A $55 Million Gift Aims to Ensure the Philadelphia Orchestra’s Recovery

The Philadelphia Orchestra, known in recent years as much for the fiscal woes that drove it into bankruptcy in 2011 as for its vibrant performances, announced Thursday that it had received a major ship-righting gift of $55 million.

The donation, which the ensemble said had been made by “individuals who have chosen to remain anonymous,” will help it recover from a difficult period — and allow it to capitalize on its artistic success under its music director, Yannick Nézet-Séguin, who also took on the same role at the Metropolitan Opera this season.

“This enables us to author the orchestra’s next chapter with greater confidence and with greater ambitions,” Matías Tarnopolsky, who became the orchestra’s president and chief executive officer in August, said in a telephone interview.

It is a rare bright spot at a gloomy fiscal moment for many orchestras. Just last week, the Baltimore Symphony Orchestra abruptly canceled its summer season as its management tries to cut the number of weeks it employs its musicians. Earlier this year, the players of the storied Chicago Symphony Orchestra went on strike for 128 days, eventually accepting pension changes they were resisting. In the fall, Lyric Opera of Chicago’s orchestra struck briefly before accepting a contract that guaranteed fewer weeks of work.

The Philadelphia story is in a different key. The orchestra will devote $50 million of the new gift to beef up its endowment, and use the other $5 million for operating expenses.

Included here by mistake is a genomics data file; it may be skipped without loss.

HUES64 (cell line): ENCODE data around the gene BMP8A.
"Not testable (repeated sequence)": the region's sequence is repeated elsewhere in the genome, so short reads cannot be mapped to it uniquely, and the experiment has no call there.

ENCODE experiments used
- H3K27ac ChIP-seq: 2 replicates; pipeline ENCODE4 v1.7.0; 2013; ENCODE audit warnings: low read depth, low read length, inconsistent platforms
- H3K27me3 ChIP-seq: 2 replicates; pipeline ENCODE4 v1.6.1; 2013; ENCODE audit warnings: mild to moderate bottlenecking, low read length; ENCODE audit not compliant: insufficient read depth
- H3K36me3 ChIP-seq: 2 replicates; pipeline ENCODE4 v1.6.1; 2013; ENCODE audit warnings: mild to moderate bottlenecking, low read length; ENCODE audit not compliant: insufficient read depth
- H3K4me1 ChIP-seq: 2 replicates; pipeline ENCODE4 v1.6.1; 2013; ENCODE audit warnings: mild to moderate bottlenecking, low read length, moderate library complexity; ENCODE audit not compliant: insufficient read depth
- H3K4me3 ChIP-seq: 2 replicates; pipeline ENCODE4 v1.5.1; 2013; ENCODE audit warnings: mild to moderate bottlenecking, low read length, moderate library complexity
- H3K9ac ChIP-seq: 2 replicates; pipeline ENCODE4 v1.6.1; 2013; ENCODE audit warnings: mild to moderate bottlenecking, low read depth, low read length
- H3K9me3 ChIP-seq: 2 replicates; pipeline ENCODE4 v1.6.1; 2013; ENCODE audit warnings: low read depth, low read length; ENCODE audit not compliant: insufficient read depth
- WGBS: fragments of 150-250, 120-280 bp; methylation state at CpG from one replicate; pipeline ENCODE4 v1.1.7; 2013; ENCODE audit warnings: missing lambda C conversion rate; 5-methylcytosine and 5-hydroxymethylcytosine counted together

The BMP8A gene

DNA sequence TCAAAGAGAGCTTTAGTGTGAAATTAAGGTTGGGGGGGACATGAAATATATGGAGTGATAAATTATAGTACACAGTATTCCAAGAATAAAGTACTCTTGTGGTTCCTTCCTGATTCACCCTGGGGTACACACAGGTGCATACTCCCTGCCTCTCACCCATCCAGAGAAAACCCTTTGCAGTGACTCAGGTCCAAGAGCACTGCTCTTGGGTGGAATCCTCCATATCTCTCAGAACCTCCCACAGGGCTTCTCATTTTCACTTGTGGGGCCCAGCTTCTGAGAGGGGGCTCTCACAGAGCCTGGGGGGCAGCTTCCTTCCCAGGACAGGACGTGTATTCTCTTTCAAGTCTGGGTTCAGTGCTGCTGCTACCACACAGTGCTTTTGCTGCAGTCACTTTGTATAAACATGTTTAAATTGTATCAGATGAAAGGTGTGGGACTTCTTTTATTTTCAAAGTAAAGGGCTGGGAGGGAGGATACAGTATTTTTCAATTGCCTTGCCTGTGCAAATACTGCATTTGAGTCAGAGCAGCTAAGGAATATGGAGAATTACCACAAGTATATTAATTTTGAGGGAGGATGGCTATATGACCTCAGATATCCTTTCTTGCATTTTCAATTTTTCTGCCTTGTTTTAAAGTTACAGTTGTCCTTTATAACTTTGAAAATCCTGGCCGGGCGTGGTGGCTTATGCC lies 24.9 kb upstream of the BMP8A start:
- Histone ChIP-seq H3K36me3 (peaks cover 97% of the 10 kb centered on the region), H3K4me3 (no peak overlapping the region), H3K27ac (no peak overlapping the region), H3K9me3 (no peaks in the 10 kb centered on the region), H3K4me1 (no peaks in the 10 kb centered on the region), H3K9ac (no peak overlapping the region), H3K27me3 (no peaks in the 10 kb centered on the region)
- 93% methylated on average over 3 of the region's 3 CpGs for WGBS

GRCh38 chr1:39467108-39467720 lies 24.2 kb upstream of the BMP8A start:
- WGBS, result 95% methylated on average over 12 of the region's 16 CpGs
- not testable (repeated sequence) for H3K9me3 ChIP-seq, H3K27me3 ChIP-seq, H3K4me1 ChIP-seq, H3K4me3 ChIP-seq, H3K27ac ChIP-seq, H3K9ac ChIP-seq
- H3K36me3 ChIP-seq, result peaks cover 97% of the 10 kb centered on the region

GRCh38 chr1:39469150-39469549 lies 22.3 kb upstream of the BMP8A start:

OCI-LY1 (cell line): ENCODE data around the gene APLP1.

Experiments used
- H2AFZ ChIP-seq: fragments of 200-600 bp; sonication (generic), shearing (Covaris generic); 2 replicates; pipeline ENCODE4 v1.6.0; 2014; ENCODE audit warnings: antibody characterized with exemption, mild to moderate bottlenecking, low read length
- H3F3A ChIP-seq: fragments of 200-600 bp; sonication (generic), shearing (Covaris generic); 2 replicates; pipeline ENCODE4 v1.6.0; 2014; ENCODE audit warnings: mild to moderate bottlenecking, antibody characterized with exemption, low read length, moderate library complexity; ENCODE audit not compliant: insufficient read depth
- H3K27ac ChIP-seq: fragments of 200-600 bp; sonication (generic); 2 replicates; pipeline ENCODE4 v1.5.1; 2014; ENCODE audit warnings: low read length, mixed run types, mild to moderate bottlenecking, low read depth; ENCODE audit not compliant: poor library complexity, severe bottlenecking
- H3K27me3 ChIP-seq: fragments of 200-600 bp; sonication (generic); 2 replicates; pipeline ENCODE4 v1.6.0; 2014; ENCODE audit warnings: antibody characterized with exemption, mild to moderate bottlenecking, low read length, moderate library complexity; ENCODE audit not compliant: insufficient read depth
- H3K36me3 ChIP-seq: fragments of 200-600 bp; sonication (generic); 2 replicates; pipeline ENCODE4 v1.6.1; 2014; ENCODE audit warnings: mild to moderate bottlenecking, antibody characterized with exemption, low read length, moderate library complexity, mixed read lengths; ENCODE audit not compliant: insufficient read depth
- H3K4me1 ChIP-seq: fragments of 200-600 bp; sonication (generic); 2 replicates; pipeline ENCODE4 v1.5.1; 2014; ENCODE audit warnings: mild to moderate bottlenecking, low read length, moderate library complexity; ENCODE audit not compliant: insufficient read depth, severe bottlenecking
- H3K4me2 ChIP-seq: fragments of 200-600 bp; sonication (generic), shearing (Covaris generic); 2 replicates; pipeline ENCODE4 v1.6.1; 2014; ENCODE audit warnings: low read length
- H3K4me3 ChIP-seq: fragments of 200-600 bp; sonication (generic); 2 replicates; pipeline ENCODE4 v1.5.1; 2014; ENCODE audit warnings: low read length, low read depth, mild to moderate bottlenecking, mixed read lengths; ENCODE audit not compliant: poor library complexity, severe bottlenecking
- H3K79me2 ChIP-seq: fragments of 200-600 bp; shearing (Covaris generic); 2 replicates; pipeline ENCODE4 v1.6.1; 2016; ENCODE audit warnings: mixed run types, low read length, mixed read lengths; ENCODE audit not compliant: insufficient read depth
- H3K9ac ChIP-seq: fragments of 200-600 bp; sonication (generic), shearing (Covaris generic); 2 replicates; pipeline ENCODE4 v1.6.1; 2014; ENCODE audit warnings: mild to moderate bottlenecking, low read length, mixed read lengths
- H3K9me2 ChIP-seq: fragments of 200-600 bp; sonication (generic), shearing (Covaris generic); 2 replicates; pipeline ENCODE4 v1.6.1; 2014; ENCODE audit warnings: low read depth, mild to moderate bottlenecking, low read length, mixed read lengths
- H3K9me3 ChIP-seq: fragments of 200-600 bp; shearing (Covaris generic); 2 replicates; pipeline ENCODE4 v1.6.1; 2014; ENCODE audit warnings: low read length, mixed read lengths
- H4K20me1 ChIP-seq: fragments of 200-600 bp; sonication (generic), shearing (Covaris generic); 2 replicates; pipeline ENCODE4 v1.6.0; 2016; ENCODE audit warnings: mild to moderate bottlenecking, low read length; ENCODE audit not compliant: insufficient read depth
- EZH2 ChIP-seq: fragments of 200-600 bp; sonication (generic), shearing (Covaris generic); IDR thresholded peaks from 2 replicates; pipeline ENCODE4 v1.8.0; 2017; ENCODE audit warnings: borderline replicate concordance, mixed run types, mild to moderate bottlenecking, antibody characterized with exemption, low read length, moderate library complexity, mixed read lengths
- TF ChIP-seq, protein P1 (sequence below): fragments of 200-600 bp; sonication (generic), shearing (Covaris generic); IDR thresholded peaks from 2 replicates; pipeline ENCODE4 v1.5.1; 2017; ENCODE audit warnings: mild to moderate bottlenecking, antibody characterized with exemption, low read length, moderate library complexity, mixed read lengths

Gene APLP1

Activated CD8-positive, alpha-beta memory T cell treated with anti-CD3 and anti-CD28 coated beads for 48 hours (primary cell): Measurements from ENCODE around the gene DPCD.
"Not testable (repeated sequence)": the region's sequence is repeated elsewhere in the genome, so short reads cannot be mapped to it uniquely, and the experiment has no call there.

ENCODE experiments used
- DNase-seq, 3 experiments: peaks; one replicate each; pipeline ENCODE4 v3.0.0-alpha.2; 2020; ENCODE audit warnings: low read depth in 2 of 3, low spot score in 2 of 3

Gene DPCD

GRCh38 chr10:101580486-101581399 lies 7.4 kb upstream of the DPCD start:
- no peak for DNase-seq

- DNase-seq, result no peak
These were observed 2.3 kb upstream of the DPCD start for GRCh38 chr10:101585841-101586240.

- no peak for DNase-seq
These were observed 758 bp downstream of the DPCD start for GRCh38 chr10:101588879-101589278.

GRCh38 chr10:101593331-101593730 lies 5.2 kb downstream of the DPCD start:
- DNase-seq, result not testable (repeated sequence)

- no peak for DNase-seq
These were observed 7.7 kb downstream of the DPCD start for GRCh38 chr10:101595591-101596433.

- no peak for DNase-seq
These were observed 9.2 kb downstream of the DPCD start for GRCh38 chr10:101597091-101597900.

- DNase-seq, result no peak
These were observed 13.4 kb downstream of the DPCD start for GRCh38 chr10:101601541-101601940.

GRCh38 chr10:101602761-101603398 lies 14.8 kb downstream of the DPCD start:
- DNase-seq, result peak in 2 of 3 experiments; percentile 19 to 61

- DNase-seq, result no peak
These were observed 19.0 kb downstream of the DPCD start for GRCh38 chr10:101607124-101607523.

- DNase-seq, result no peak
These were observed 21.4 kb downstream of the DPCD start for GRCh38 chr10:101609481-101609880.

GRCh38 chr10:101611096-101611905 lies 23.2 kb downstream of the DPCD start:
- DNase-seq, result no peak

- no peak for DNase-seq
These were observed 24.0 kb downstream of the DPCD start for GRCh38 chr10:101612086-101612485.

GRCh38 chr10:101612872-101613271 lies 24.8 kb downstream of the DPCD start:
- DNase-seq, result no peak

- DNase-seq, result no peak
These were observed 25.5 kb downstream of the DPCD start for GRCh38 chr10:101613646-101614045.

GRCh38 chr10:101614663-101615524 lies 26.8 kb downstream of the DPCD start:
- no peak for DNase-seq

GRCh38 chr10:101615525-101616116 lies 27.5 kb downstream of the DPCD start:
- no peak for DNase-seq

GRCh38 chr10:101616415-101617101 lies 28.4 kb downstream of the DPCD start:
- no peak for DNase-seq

Robust endowments are crucial for orchestras these days. With ticket sales covering a smaller and smaller portion of the costs of putting on concerts, ensembles are more reliant than ever on philanthropy and investment income from their endowment funds. The new gift will bring the value of Philadelphia’s endowment to roughly $212 million — more than the New York Philharmonic’s, which is around $200 million.

This will translate into more money to run the orchestra. Philadelphia draws a set percentage each year from its endowment, and the $50 million infusion will allow the orchestra to draw $10.8 million next year, up from $7.9 million this year. The orchestra’s annual budget is around $50 million.

Philadelphia is still rebuilding after fiscal challenges led it into bankruptcy in 2011. The ensemble, which historically had 105 musicians, fell to 95 after it imposed a hiring freeze during the bankruptcy; it now has 97. The players held a brief strike in 2016 over concerns about pay, but this March the players and Mr. Tarnopolsky agreed early to a new four-year contract that guarantees labor peace, offers modest raises, allows for more Sunday concerts, and promises to add two more players in coming seasons.

And artistically the orchestra has been on a roll. David Allen wrote in The New York Times in 2015 that “it might be that no American orchestra sounds more alive,” and Mr. Nézet-Séguin’s contract keeps him in the music director position until at least 2026.

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